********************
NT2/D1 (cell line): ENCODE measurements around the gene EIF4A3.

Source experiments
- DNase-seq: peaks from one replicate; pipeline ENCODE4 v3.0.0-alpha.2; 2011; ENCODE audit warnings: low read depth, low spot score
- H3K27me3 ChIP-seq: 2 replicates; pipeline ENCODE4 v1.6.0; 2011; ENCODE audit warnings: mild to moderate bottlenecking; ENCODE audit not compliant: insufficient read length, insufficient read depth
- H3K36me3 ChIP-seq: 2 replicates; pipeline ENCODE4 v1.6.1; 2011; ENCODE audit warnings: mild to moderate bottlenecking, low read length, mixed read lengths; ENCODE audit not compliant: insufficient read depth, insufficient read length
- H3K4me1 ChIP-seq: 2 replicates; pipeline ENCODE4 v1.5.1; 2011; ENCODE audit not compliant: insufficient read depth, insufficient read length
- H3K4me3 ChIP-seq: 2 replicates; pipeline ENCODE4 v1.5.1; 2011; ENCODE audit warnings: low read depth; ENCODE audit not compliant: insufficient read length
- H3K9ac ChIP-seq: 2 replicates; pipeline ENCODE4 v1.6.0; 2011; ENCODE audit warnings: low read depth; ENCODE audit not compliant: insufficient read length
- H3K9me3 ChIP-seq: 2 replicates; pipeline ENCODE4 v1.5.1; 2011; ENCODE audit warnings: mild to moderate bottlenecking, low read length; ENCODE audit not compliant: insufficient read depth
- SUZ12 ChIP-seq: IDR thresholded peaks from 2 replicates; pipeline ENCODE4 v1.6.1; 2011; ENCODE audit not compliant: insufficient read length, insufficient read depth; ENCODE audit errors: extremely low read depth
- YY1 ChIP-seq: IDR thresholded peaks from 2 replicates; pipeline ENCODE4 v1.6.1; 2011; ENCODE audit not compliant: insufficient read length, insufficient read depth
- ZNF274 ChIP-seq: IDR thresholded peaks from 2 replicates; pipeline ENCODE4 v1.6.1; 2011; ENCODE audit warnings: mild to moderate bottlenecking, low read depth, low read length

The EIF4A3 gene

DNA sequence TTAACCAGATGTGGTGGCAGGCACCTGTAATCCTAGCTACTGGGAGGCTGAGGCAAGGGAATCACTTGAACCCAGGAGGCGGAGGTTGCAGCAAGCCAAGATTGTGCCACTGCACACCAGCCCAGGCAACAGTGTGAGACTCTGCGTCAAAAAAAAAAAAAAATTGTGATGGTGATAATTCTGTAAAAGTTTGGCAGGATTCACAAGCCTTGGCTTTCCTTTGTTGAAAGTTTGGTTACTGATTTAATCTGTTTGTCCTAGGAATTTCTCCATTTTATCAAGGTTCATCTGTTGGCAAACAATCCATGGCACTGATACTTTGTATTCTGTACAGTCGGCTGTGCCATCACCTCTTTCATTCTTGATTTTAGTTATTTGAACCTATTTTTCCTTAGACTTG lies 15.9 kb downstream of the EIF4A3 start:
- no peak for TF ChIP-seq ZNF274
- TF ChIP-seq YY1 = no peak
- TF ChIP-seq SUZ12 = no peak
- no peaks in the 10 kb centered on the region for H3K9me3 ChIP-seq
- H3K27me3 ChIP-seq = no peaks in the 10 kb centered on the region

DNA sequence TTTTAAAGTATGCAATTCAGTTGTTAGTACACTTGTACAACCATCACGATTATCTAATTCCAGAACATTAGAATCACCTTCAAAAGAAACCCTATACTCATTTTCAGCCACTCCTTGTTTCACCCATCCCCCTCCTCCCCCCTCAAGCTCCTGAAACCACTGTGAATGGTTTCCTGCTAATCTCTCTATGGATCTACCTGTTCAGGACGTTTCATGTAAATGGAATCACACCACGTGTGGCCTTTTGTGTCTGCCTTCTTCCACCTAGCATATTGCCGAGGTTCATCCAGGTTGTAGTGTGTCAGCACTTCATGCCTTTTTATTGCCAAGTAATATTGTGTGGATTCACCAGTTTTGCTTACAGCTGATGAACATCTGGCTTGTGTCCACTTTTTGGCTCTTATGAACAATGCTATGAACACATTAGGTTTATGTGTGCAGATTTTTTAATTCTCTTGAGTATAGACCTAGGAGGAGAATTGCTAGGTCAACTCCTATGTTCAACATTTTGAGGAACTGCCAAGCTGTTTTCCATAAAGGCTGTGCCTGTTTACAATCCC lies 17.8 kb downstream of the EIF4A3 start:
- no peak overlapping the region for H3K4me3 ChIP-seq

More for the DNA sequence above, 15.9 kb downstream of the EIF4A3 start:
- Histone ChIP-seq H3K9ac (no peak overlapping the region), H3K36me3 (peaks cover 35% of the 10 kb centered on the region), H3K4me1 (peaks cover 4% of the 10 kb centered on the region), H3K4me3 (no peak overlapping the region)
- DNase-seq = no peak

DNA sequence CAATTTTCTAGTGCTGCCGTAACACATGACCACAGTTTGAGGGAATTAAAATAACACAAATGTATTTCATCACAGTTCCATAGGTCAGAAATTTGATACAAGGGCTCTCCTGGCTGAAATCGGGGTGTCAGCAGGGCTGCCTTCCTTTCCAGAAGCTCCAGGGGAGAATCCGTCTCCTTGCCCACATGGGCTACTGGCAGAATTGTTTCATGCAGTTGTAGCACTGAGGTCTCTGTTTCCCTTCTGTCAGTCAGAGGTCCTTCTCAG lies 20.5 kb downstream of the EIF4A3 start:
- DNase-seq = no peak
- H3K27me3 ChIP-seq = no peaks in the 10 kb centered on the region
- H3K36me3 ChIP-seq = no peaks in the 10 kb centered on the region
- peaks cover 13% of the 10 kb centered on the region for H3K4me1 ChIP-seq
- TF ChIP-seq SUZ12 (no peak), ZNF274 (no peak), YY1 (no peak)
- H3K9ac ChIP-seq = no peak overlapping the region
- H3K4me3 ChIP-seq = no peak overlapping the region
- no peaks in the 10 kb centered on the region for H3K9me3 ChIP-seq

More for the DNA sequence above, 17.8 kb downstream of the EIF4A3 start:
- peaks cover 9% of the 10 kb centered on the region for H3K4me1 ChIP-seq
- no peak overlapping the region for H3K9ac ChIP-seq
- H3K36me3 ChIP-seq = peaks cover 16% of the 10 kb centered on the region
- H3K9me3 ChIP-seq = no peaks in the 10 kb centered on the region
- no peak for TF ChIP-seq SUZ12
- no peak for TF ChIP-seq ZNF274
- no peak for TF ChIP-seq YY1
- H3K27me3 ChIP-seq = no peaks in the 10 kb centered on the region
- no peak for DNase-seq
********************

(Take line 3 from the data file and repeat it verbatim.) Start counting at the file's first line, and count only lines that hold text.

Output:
- DNase-seq: peaks from one replicate; pipeline ENCODE4 v3.0.0-alpha.2; 2011; ENCODE audit warnings: low read depth, low spot score